Decision predicates are a new feature at Yacc++ 2.2. Decision predicates provide the option for you to specify lookahead and backtracking, if it is not possible to move your actions. Do not resort to lookahead and backtracking unless absolutely necessary.

    Also, I continue to get the error even when my input grammar has action code that contains only comments. Why?

    There is a difference between action code that is commented out and action code that contains only comments.

        grammar      :  RED
                        // { .... }
        grammar      :  RED
                        { /* .... */ }

    Yacc++ has no way of knowing whether the action code contains comments or executable code. The generator simply copies it to the appropriate part of the class. A commented action like { /* .... */ } could still get an action code conflict. You need to completely comment the action.

  11. Changing Token Types

    I want to lex all identifiers using the same syntactic rule. I want to pass a more specific token type to the parser depending on what type it has in the symbol table, For example, a "float_identifier" or an "integer_identifier" instead of "identifier". What is the method in Yacc++ that I can use in the lexer to change a token's type before it is returned to the parser?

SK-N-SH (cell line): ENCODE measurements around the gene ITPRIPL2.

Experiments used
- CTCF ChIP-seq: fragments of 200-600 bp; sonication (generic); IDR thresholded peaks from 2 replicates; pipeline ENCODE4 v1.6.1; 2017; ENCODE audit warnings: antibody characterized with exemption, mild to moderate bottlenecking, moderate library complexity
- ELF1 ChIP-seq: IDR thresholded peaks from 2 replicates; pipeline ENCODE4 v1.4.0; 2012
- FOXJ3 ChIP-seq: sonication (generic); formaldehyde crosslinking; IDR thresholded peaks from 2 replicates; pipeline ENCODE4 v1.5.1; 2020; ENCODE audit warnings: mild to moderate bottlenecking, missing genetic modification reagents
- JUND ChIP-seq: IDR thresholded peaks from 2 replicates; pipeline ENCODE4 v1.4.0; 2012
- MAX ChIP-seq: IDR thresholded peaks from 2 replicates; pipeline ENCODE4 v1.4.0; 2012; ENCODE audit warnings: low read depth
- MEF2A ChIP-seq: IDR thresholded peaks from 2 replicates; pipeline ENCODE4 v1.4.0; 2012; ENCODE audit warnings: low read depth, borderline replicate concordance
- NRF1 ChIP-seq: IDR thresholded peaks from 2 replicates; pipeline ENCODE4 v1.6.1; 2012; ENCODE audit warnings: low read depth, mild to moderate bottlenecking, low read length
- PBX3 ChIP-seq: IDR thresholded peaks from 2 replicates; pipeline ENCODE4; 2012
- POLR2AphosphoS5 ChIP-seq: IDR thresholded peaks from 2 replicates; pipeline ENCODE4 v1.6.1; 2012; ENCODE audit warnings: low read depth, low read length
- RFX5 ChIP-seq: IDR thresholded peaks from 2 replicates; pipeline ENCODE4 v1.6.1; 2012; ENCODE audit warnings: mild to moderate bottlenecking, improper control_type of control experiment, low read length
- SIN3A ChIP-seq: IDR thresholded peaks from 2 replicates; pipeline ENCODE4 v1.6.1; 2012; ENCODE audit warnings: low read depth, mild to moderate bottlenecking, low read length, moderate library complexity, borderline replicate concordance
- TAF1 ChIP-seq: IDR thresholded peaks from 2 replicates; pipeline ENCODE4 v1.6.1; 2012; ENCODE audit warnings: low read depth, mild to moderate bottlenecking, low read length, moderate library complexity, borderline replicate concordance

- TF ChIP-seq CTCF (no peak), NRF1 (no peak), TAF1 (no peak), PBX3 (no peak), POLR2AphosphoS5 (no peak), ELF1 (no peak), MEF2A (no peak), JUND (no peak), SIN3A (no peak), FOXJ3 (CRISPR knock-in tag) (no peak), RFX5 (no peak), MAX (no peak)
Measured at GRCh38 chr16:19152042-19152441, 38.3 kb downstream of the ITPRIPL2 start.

Use the yy_lex_rdc() lexer method. One possible way of doing this is provided by a dummy token example.

  12. Parser Stack Reference Assertion

    My application gets a parser stack assertion failure at runtime using Revision 2.3. What does this mean? Also, if I disable assertions, my application compiles its input and seems to work correctly.

    Assertion failed: yy_false, file e:\yxx\\yy_psrsk.h, line 1379
            assert(yy_psr_stack_rt_ix == 0);
            assert(yy_false);                 <------- Stopped here

    This says there is an illegal reference on the parser stack, in this case an attempted reference to an empty stack. Look at the call stack in your debugger and locate the action code where the problem originates. In this particular case, the developer wrote parser action code that referenced the yy_lex_rdc() interface of the lexer object. (If you do not understand why this is illegal, please see Tutorial LEXCODE in the Tutorial Guide).

    Note: If you do not have assertions enabled, you will not get the assertion message.

Last updated on March 11, 2002. To send email to Compiler Resources, Inc.